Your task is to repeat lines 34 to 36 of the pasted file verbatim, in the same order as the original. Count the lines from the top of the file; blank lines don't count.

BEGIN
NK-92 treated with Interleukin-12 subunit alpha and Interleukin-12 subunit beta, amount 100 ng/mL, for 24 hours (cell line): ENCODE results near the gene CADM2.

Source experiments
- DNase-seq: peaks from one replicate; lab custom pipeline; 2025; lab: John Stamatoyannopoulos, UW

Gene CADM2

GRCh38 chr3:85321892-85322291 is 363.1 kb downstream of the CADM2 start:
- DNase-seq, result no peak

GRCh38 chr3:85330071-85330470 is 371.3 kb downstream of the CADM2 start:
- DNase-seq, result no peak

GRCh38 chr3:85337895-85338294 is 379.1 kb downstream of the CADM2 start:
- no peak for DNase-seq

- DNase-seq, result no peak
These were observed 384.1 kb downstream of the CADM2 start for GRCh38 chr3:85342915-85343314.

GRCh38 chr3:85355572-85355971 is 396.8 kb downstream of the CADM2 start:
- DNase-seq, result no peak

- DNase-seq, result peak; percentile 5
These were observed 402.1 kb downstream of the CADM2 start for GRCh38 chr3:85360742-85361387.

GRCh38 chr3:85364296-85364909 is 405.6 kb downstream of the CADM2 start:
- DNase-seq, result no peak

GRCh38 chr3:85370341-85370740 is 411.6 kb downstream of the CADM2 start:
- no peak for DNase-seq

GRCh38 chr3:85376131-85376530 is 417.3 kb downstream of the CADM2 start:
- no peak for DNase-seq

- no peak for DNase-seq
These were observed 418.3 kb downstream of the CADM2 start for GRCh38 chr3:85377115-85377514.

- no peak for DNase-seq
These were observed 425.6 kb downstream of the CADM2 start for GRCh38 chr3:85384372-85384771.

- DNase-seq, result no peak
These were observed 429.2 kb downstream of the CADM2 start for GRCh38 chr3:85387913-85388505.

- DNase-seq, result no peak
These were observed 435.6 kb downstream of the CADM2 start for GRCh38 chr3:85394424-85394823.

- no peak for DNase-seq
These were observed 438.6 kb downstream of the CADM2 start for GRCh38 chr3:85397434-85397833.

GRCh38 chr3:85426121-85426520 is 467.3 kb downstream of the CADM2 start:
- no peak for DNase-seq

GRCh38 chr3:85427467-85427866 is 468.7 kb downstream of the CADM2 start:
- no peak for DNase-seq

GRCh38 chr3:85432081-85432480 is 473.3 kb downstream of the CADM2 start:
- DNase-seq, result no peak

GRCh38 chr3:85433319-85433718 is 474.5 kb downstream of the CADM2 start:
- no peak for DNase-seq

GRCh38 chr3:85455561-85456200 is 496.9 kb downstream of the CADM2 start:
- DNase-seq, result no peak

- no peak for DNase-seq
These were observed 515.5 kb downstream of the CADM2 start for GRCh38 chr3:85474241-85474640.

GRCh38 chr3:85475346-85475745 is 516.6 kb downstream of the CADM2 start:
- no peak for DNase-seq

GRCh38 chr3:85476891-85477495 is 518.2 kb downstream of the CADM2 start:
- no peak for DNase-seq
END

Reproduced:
- no peak for DNase-seq

GRCh38 chr3:85427467-85427866 is 468.7 kb downstream of the CADM2 start:
- no peak for DNase-seq